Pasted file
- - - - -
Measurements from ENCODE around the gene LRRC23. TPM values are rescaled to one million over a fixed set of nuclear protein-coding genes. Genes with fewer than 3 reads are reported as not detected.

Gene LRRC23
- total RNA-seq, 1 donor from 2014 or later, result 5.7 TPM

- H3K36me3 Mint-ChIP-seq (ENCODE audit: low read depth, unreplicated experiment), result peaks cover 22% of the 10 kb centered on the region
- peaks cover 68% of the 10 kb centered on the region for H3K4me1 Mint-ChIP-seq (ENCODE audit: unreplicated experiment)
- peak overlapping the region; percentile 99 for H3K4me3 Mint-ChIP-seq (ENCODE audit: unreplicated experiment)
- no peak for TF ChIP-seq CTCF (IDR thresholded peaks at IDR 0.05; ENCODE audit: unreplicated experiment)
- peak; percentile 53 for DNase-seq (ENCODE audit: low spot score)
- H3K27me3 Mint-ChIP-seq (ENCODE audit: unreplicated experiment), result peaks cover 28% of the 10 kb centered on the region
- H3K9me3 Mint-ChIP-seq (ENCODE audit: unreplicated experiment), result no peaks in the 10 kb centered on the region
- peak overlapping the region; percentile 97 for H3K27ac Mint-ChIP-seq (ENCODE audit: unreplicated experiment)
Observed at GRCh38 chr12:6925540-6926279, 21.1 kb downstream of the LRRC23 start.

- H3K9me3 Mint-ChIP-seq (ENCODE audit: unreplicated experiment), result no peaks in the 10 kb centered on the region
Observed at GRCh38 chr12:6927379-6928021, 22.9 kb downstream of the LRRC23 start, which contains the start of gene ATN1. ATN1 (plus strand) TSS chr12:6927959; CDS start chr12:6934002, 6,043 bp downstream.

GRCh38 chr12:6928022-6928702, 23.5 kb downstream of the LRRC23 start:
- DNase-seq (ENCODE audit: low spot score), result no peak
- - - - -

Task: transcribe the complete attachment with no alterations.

Measurements from ENCODE around the gene LRRC23. TPM values are rescaled to one million over a fixed set of nuclear protein-coding genes. Genes with fewer than 3 reads are reported as not detected.

Gene LRRC23
- total RNA-seq, 1 donor from 2014 or later, result 5.7 TPM

- H3K36me3 Mint-ChIP-seq (ENCODE audit: low read depth, unreplicated experiment), result peaks cover 22% of the 10 kb centered on the region
- peaks cover 68% of the 10 kb centered on the region for H3K4me1 Mint-ChIP-seq (ENCODE audit: unreplicated experiment)
- peak overlapping the region; percentile 99 for H3K4me3 Mint-ChIP-seq (ENCODE audit: unreplicated experiment)
- no peak for TF ChIP-seq CTCF (IDR thresholded peaks at IDR 0.05; ENCODE audit: unreplicated experiment)
- peak; percentile 53 for DNase-seq (ENCODE audit: low spot score)
- H3K27me3 Mint-ChIP-seq (ENCODE audit: unreplicated experiment), result peaks cover 28% of the 10 kb centered on the region
- H3K9me3 Mint-ChIP-seq (ENCODE audit: unreplicated experiment), result no peaks in the 10 kb centered on the region
- peak overlapping the region; percentile 97 for H3K27ac Mint-ChIP-seq (ENCODE audit: unreplicated experiment)
Observed at GRCh38 chr12:6925540-6926279, 21.1 kb downstream of the LRRC23 start.

- H3K9me3 Mint-ChIP-seq (ENCODE audit: unreplicated experiment), result no peaks in the 10 kb centered on the region
Observed at GRCh38 chr12:6927379-6928021, 22.9 kb downstream of the LRRC23 start, which contains the start of gene ATN1. ATN1 (plus strand) TSS chr12:6927959; CDS start chr12:6934002, 6,043 bp downstream.

GRCh38 chr12:6928022-6928702, 23.5 kb downstream of the LRRC23 start:
- DNase-seq (ENCODE audit: low spot score), result no peak